The Commission points out that we do not need to expand our electricity distribution network: in fact excessive growth has been a reason for cost increases. Also, it's an industry with mature technology; hardly an exciting prospect for any gung-ho entrepreneur. Contrary to the simplified models in economic textbooks, firms seek growth — often at the expense of profit. Cost minimisation is not exciting, and encouraging customers to use less of your product just goes against the grain, even if there are financial incentives to do so. Such a set of requirements is surely more suited to the model of professional and conscientious public service management, rather than the growth-oriented private sector model.

In fact, the Commission did issue a fall-back recommendation, suggesting that if privatisation was to prove too difficult, presumably for political reasons, corporatisation, with enterprises kept in public ownership but at arm's length from government, would be a second-best option.

But there are stronger voices calling for privatisation. On the same day as the Productivity Commission reported, Infrastructure Australia released a report suggesting that $200 billion of infrastructure assets currently in public hands could be sold to the private sector, releasing funds for public investment in other assets. Its press release stated:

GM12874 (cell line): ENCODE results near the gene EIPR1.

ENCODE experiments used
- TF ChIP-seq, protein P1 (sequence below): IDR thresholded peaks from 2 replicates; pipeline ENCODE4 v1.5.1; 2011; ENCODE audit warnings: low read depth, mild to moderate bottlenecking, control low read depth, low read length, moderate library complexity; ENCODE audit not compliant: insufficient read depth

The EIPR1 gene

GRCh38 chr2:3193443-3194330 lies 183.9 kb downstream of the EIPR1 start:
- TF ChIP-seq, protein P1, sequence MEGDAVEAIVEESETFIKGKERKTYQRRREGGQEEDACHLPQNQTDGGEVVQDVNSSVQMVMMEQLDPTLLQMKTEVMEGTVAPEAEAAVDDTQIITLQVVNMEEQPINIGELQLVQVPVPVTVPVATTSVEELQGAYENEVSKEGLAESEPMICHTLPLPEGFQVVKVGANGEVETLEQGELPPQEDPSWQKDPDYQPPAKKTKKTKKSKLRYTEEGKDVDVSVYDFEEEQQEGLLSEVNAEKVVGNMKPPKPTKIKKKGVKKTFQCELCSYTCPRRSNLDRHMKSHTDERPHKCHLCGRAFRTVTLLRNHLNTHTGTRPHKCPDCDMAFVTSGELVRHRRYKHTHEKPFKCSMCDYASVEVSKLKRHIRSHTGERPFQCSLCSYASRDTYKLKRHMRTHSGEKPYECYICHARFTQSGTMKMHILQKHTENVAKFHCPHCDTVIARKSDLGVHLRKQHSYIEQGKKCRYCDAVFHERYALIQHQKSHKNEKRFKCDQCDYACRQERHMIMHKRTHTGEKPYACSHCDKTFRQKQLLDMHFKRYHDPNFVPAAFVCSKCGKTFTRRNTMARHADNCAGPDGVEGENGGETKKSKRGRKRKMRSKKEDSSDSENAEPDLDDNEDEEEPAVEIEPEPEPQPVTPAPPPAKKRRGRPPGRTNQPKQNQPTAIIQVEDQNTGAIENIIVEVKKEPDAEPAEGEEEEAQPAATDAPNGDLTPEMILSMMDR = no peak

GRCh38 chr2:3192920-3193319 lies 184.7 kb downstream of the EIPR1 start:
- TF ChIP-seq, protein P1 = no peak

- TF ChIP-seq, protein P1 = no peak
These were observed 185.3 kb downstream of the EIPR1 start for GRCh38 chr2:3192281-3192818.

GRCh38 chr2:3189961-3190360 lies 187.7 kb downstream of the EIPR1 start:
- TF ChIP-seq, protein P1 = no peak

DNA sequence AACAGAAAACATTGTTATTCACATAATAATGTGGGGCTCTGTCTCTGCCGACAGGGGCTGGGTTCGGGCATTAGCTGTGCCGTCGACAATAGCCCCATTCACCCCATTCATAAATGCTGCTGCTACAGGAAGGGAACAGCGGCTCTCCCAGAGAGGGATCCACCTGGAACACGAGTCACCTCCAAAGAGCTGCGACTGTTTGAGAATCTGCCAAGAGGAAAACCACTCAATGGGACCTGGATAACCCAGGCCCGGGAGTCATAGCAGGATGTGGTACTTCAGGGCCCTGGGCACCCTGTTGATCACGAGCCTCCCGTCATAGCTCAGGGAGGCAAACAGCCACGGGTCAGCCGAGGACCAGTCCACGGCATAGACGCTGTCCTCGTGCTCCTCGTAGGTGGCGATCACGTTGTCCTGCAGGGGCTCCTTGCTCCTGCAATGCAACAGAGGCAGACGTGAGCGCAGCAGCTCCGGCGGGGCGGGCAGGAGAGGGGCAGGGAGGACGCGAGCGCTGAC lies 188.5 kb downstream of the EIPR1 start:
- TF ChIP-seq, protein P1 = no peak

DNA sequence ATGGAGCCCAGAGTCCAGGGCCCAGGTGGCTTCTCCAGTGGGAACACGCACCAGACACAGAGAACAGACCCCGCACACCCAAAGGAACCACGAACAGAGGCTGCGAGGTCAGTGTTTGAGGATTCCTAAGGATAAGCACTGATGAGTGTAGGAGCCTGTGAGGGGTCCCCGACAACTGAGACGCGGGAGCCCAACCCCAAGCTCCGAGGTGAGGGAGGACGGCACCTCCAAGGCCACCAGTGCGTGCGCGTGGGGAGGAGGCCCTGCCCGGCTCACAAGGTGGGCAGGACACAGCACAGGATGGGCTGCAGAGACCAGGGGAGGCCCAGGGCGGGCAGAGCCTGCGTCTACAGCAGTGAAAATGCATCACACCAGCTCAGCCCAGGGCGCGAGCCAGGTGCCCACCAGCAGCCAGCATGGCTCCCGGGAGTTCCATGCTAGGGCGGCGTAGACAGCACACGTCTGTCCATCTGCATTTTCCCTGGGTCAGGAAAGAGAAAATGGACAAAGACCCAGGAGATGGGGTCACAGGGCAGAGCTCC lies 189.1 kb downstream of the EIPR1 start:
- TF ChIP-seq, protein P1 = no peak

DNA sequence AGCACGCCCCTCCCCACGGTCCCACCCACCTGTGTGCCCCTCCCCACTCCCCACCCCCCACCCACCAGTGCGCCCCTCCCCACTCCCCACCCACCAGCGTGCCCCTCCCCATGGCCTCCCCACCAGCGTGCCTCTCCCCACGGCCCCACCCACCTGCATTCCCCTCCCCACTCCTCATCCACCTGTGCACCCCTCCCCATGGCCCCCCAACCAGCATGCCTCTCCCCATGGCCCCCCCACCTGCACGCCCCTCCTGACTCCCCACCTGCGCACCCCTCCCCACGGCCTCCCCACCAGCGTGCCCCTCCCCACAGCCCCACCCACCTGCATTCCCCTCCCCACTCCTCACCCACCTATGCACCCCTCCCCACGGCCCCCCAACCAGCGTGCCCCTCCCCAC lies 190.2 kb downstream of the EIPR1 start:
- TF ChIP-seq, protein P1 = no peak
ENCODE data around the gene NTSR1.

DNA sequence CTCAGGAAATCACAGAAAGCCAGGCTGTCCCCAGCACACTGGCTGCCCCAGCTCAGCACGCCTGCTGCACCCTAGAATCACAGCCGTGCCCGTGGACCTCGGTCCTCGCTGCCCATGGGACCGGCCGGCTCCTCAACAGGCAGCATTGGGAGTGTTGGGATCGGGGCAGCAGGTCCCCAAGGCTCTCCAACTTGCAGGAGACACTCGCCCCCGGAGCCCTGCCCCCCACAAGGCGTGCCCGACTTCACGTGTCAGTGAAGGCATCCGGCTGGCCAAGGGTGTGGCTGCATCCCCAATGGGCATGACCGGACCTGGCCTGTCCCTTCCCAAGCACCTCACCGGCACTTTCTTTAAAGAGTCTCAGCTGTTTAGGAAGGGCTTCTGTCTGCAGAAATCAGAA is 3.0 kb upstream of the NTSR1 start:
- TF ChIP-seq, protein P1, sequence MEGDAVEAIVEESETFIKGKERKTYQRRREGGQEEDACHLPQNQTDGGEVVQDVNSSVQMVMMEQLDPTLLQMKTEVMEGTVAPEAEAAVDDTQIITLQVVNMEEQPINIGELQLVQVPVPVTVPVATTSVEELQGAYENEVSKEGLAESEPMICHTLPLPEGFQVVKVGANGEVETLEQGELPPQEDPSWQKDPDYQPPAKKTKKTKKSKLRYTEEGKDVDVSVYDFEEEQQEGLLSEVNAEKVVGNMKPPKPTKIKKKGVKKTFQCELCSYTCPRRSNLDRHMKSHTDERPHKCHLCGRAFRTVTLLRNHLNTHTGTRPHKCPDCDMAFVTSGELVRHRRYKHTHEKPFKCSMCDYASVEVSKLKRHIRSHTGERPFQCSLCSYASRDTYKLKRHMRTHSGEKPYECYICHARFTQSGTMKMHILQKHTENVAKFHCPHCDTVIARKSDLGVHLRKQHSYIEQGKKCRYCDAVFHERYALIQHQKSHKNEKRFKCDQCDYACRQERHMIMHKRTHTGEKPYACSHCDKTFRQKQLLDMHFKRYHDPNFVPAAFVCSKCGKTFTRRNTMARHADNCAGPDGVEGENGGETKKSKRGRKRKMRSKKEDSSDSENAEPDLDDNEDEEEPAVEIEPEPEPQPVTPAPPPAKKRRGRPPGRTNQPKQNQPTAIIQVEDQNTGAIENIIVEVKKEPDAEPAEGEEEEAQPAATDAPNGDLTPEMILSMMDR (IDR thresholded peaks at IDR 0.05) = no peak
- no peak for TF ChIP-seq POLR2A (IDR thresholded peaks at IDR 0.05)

"Infrastructure Australia called on governments to examine the sale of commercially viable, publicly owned assets to the private sector, in order to fund critical, new infrastructure."

Water and electricity supply between them constituted the bulk of IA's identified projects.

Unsurprisingly, the superannuation funds, including the industry funds in which unions have a strong interest, were enthused by IA's recommendations. Regulated monopolies providing essential services are rather nice cash cows, to use Boston Consulting Group's terminology.

Such enthusiasm should ring alarm bells, however. Australian governments have strong credit ratings, and can borrow at low cost. The Commonwealth Government ten year bond rate is less than four per cent. Commercial enterprises have a much higher cost of capital — they have to borrow at higher rates — at least two per cent higher — and even for secure industries such as utilities have to rely on a significant proportion of more expensive equity finance. Their cost of capital is around four per cent higher than the government's.